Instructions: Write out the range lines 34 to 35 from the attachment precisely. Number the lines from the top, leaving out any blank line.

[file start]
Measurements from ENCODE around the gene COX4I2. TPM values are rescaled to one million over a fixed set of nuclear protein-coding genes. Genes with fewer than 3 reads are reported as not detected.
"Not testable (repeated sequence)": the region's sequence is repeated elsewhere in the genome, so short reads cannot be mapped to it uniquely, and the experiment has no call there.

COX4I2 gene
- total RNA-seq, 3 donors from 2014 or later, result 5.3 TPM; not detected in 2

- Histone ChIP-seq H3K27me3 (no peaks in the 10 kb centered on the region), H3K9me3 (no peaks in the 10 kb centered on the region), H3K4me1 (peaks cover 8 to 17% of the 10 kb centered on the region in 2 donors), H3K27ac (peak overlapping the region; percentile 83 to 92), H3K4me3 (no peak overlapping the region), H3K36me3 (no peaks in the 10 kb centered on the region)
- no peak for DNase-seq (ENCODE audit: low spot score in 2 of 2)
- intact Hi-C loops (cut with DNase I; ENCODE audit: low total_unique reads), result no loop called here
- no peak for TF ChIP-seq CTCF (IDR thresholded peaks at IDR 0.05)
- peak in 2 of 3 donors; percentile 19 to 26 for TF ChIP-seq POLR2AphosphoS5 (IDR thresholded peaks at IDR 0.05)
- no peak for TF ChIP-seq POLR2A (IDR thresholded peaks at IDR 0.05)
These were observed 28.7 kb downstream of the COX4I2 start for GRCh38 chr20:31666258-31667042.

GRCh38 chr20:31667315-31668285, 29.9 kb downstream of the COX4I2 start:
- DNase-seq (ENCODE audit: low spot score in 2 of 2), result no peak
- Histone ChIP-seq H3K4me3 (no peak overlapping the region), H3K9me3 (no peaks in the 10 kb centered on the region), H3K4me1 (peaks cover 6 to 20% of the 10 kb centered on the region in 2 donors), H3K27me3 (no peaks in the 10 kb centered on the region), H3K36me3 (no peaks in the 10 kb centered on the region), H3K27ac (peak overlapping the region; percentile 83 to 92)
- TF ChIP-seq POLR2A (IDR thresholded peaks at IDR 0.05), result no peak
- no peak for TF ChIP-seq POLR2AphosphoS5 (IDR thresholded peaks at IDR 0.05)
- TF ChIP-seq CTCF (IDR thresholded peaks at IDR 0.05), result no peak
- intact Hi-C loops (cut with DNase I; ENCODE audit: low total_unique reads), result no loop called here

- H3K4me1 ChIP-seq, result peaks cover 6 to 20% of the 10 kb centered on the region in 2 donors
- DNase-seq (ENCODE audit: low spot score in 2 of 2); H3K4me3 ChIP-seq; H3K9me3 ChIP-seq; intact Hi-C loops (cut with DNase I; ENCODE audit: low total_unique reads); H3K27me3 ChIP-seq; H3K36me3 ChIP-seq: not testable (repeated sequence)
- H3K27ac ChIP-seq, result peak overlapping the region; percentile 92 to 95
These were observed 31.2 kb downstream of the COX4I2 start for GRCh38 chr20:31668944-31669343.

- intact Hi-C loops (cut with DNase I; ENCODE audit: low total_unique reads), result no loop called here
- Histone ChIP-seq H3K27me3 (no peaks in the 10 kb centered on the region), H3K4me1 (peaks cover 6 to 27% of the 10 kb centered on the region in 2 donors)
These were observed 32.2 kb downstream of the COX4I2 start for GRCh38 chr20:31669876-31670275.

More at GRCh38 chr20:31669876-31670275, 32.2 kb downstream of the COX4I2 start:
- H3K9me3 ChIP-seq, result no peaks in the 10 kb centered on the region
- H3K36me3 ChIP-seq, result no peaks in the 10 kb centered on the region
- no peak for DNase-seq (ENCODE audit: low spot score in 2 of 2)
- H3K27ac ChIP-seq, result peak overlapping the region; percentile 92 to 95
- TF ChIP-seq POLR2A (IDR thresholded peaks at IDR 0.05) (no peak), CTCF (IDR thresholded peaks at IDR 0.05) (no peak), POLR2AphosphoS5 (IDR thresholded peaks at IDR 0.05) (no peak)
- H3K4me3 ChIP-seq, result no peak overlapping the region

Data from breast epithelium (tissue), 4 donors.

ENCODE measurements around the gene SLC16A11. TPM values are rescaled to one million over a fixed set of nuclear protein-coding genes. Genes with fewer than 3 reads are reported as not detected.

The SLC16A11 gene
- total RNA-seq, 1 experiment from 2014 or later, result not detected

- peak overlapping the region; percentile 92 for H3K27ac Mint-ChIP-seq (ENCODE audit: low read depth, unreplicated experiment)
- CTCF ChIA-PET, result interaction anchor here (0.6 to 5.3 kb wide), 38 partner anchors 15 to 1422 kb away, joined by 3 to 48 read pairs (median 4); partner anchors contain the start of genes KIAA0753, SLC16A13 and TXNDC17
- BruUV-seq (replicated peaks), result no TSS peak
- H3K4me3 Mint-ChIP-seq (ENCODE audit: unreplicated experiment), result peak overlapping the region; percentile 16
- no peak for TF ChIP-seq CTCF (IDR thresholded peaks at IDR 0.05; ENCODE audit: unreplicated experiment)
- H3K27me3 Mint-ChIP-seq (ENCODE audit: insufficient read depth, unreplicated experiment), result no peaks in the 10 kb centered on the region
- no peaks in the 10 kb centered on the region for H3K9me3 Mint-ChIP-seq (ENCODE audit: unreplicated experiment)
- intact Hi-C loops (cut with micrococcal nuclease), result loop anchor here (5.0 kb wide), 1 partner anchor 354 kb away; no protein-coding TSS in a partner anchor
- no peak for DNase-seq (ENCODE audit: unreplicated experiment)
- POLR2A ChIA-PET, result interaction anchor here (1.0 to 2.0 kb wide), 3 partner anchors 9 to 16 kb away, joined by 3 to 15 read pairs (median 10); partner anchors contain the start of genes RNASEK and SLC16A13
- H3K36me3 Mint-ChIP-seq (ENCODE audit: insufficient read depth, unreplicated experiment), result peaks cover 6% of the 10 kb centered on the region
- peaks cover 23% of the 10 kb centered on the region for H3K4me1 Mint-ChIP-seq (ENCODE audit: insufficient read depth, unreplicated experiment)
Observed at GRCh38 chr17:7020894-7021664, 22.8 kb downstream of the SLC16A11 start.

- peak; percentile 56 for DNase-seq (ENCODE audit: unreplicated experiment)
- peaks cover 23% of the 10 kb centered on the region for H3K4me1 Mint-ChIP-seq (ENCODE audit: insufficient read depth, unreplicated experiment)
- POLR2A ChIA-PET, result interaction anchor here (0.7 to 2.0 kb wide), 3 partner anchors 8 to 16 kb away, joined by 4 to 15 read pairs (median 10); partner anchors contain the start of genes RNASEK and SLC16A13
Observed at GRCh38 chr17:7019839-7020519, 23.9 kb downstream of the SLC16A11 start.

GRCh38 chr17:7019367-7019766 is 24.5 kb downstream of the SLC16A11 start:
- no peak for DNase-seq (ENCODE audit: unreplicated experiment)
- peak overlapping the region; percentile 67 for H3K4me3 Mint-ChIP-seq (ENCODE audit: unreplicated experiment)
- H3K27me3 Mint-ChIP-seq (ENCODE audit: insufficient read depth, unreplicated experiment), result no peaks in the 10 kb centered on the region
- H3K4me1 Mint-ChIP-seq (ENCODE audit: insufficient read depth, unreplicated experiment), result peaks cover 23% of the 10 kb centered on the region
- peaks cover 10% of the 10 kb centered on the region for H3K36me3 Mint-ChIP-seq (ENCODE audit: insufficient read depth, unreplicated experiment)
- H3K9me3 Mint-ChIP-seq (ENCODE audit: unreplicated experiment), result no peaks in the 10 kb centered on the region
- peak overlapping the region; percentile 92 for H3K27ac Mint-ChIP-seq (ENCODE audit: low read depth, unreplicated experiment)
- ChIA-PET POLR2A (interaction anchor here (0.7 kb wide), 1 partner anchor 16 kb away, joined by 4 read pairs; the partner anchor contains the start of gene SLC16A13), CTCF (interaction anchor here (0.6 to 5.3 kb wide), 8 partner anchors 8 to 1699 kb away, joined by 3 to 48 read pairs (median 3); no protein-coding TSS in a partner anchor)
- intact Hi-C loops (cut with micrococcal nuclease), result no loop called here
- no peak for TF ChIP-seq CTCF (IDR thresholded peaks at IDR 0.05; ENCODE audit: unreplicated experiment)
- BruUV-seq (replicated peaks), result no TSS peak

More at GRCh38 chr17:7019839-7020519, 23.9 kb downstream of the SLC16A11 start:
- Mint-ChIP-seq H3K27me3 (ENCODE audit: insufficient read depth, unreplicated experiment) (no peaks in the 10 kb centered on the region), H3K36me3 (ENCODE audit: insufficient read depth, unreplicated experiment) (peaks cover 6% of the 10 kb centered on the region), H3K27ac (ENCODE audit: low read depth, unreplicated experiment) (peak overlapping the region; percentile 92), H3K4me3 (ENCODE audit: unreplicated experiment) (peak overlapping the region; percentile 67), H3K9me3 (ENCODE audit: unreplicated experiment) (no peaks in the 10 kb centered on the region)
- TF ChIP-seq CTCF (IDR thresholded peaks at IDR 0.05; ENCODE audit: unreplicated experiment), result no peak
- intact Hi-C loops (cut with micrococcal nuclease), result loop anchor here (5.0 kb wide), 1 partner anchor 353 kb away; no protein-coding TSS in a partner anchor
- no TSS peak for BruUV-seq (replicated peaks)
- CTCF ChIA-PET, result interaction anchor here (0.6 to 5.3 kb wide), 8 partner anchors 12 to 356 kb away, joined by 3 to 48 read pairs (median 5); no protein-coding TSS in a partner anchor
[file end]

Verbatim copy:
ENCODE measurements around the gene SLC16A11. TPM values are rescaled to one million over a fixed set of nuclear protein-coding genes. Genes with fewer than 3 reads are reported as not detected.

The SLC16A11 gene